Learn Oysterology With Humboldt's Wine and Oyster Pairing

Shuck it
Learn Oysterology With Humboldt's Wine and Oyster Pairing

While Denver may be landlocked, that doesn’t stop the folks at Humboldt Farm Fish Wine in City Park West from serving up the best the oceans have to offer. That means delicious seafood and fish are flown in daily from the coasts. The easiest and tastiest way to sample the ocean's treats is to have a Humboldt Oysterology wine pairing.

Humboldt’s Oysterology was put together by Bar Manager Ryan Corey and features three different oysters paired with three different wines. The kicker? One of those pairings breaks all the rules because he uses a RED wine. More on that sin later. The Oysterology flights features three oysters, Washburn Petite, the Kusshi and the Kumamoto Oyster.

The Washburn is from Washburn Island, Massachusetts. Corey says the Washburn Petites are too small to be served in Massachusetts so they are shipped to Denver daily as Humboldt’s signature oysters. Corey says these East Coast oysters are robust because they get beat up in the Atlantic Ocean so only the fittest end on up plates. Guests will notice the shell is a bit more rugged, and the oysters have a higher salt content. The taste is earthy and gritty. The Wasburn is paired with the Gustave Lurentz Pinot Blanc Reserve from France, which is a very dry white wine. Corey suggests having the oyster first. Be sure to chew it a little bit before swallowing, and then take a sip of the wine. The match produces a salty and sweet pairing that compliments each other well. However, if one takes a sip of the wine without the oyster, guests will notice the wine is much, much drier and less sweet.

The Kusshi Oyster, which means “Ultimate” in Japanese, is a deep water Pacific oyster grown in British Columbia. It has a sweeter, creamier taste and texture, almost like a salty plum. The Kusshi is paired with the MaiMai Sauvignon Blanc from New Zealand. Corey describes the MaiMai as having a lot of root characteristics with light acidity. When paired with the oyster the taste is similar to that of root vegetables. Sweet beets and carrots may come to mind. In this pairing, the Kusshi has the sweet and fruity taste while the wine is acidic and earthy. The MaiMai by itself is slightly tart.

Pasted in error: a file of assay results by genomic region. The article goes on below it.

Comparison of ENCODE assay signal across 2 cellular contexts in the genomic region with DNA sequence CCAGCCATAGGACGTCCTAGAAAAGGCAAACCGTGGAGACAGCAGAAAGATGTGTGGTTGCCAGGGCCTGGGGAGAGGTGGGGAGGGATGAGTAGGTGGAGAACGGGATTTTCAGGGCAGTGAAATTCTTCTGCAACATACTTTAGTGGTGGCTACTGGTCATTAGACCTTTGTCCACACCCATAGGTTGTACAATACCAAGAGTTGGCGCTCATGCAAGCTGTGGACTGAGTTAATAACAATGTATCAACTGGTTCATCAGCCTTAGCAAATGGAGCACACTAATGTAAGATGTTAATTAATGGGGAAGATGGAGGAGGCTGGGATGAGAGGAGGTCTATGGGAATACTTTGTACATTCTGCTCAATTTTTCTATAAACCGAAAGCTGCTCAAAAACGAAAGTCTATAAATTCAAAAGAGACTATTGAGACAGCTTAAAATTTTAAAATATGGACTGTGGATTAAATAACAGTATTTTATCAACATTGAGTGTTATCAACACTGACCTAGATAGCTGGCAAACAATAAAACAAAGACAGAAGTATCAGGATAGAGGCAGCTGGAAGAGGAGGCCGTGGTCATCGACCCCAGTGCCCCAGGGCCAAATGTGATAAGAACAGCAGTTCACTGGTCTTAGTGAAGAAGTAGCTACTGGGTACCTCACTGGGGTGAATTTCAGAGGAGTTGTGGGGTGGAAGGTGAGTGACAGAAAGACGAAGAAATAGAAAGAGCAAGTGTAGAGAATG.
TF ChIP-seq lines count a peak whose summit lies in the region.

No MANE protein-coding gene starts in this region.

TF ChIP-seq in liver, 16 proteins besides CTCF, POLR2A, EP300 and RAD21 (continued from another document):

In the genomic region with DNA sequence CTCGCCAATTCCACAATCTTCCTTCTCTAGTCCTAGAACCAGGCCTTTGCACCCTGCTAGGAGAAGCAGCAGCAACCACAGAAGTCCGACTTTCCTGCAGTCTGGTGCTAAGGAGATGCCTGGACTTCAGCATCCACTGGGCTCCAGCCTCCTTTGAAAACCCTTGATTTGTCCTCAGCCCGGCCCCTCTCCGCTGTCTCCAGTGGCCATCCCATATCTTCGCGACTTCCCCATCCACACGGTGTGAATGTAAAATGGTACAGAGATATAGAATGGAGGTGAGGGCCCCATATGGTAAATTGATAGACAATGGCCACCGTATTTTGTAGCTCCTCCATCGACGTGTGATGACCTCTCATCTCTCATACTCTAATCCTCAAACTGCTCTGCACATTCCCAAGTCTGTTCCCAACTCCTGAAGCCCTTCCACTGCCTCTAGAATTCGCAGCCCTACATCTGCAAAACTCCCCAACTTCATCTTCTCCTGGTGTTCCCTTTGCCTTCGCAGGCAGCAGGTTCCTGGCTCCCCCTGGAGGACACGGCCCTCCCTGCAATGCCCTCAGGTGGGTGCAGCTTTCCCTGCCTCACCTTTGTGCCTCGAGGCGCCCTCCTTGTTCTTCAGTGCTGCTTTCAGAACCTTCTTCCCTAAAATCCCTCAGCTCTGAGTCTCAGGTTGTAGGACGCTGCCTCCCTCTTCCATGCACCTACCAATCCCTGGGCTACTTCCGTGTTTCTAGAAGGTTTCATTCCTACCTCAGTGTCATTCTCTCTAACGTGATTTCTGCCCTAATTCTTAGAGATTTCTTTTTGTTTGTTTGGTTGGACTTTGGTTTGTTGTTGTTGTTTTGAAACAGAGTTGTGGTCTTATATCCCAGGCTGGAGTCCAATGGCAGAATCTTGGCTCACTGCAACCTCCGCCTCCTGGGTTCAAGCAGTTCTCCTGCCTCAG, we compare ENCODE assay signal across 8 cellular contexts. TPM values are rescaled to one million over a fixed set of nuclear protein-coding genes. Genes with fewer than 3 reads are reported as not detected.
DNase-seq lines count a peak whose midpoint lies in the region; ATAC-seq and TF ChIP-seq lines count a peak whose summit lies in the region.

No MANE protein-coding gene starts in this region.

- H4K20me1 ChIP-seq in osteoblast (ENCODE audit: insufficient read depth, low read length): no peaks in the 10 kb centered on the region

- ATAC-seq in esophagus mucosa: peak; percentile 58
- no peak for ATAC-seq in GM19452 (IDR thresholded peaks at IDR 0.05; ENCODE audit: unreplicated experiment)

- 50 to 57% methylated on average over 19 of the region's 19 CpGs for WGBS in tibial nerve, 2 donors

The final pairing features the famous Kumamoto Oyster. While it is a native Japanese oyster, and quite delicious on its own, Humboldt’s Kumies come from California. Corey says they are grown coincidently in Humboldt Bay. The Kumies feature Corey’s boldest wine pairing, the Donatella Cinelli Columbini – Rosso Di Montalcino from Italy. This red wine is aged in old oak barrels for a limited time and has a fruity, raspberry/cherry scent. Corey chose the red because he wanted something completely different from what most people would normally pair with seafood. He says he sampled two dozen red wines before settling on the Rosso. Together these two are super fruity with earthy undertones. Interestingly, the wine is not nearly as sweet when sipped alone.

The Oysterology pairing is only $19 and available all day, every day. The three wines are three 3 oz. glasses, which make up about a glass and half total. Humboldt features over 100 wines on the menu and about 25 are available by the glass. The bar also has Prosecco on tap.

Happy shucking!

Photos by Carrie Dow


Tags: Food, Wine
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